Don’t rush Greater Jakarta LRT, Jokowi says after unexpected snags

President Jokowi explained that the train is the country’s first fully homegrown infrastructure project, and so it is acceptable if there are initially some problems in its operation.

Aditya Hadi

Aditya Hadi

The Jakarta Post


Don't rush Greater Jakarta LRT, Jokowi says after unexpected snags A Greater Jakarta light rail transit train passes on Wednesday, July 12, 2023, during a trial run. PHOTO: ANTARA/THE JAKARTA POST

August 4, 2023

JAKARTA – President Joko “Jokowi” Widodo has pointed out that there is no need to rush the opening of the Greater Jakarta light rail transit (LRT) system to the general public, citing that safety must be a priority.

Jokowi made his remarks after trying the new LRT, and even after the deputy state-owned enterprises (SOEs) minister unintentionally publicly revealed that problems beset the project development, the President still praised the train for being “smooth” and “comfortable” after riding it three times on Monday.

President Jokowi explained that the train is the country’s first fully homegrown infrastructure project, and so it is acceptable if there are initially some problems in its operation.

He also ensured that any problems that emerge would be fixed, especially anything related to safety.

“Don’t expect the operation to be perfect. No, there must be improvement in the system and technical aspects,” Jokowi said in a statement on Thursday.

“All of it is made by us. So, if there are any deficiencies, we should understand,” he added, further explaining that the trains were locally manufactured by state-owned producer INKA, while the construction was done by state-owned firm Adhi Karya.

The President reminded everyone not to read too much into the issues, which are to be expected in any country’s maiden construction of an LRT system.

He believes that the entire planning process for the LRT project has been done thoroughly.

“However, in reality, sometimes adjustments need to be made. I think it’s normal,” he stated.

Transportation Minister Budi Karya Sumadi said in a statement that the government involved experienced consultants and followed the applicable standards in designing the LRT.

The Public Works and Housing Ministry has also approved the design and construction of the project, he added.

“As a new homegrown project, it’s amazing. A driverless [train] and made by Indonesian people. There are many challenges that we need to face in building it,” Budi said.

Following the President’s visit, he assured there would be further improvements made in the LRT project.

The government also decided to postpone the launch to the end of August, mainly because of the ongoing trial process that is being conducted by Siemens, which is responsible for supplying the automation software for the trains.

“We asked for suggestions from the President, and he said that we need to [continue] the trial. If we succeed, then we will open [for public]. It can be until August 20 or August 30,” Budi said on Thursday, as quoted by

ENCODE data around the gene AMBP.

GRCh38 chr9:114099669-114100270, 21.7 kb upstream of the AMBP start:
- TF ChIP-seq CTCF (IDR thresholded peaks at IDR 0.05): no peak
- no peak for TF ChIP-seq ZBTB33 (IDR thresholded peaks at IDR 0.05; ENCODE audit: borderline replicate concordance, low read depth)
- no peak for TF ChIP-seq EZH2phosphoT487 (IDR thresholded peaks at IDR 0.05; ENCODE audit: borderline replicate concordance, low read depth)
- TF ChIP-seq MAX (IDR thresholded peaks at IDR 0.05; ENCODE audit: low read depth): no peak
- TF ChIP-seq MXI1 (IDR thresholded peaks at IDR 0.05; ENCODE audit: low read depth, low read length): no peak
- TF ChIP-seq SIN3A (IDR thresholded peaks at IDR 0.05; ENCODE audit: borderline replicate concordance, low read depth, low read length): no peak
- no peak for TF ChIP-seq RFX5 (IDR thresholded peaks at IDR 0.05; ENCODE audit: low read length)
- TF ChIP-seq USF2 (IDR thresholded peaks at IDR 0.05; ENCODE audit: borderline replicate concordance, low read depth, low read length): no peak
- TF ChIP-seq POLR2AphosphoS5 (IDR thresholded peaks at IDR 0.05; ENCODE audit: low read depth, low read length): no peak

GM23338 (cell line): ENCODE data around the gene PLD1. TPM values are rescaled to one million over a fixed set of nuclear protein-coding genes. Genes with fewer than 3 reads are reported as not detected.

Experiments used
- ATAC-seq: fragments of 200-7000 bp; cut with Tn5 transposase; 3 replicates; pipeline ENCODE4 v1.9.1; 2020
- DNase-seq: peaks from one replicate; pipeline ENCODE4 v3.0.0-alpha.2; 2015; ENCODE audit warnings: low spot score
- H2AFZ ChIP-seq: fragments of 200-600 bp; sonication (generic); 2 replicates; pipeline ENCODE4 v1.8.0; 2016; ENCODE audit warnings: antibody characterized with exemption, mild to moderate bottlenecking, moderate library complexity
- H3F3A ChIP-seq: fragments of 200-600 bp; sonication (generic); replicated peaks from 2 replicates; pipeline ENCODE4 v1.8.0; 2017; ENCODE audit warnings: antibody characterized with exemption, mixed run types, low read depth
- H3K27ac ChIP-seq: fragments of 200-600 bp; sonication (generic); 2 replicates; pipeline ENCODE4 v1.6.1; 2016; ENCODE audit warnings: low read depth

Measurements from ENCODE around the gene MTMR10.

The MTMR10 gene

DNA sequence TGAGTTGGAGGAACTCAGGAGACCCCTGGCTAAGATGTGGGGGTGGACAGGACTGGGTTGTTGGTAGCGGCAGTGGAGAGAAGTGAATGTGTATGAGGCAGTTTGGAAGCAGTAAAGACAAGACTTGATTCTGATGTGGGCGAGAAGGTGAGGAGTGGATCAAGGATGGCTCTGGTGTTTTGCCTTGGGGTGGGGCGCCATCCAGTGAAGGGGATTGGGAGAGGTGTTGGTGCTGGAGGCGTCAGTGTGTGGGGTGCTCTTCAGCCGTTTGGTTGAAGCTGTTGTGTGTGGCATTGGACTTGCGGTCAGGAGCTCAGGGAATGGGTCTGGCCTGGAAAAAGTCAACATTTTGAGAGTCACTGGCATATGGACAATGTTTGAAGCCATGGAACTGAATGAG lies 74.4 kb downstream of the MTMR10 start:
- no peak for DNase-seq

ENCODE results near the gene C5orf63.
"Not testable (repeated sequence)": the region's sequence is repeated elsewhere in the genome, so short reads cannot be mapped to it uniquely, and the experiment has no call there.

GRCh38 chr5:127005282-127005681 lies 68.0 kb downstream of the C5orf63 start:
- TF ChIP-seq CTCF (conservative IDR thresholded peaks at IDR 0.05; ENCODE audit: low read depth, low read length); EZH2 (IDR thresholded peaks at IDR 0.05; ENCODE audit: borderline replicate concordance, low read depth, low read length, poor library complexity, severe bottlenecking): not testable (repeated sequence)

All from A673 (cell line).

Previously, the project was scheduled to be commercially operable by Aug. 18, just a day after the country’s Independence Day celebration.

The decision adds to multiple delays that have affected the project, as it was first scheduled to begin operations last year, and then in June of this year.

Aside from operational delays, state railway company Kereta Api Indonesia (KAI), which operates the LRT, suspended the limited public trial run just four days after it started on July 13 to make software improvements and fix system glitches.

Initially, the limited public trial run was planned to resume on July 29, but it was later postponed to Aug. 5.

Design mistakes

Deputy SOEs Minister Kartika Wirjoatmodjo spoke in an internal session held by state-owned tourism holding company InJourney on Monday, which the company accidently streamed on YouTube.

The video was removed quickly by the company.

During the session, Kartika shared his best practices in handling projects and SOEs, including methods to implement projects despite challenges that are stalling it, using the Greater Jakarta LRT as an example.

Kartika revealed that the bridge connecting the LRT track in Kuningan to Gatot Subroto Street is poorly designed.

According to Kartika, Adhi Karya built the bridge without testing the turning angle of the trains, resulting in an problematically narrow track.

“So, the train should run really slow [in passing the bridge], only 20 kilometers per hour. If the bridge was built wider, the train could turn at a higher speed,” he said.

The mistakes, he said, happened because of miscommunication between the construction firm and other companies involved in the project.

He said the LRT project has six main components, including the infrastructure construction from Adhi Karya, trains from INKA, automation software from Siemens and a signaling system from state-owned PT Len Industri.

“However, there was no system integrator [when I started to handle the project]. Thus, all project components operated wildly without an integrator. We later created a project management office (PMO) that could ensure the integration,” Kartika said.

The project also faced an unexpected increment software cost for its automation feature, as all the trains produced by INKA turned out to have different specifications.

“Siemens called me for a meeting. They said that the trains differ in their speed and braking mechanisms. All 31 trains are different,” he stated.

Because of the problem, Siemens needs to make the software allow for the variety of specifications, he said.

The tweak is extremely important as LRT trains are driverless, and the software needs to be able to stop the trains at exactly the right place so that the train doors can connect properly with the stations’ gates.

The SOEs Ministry was not immediately available for comment.

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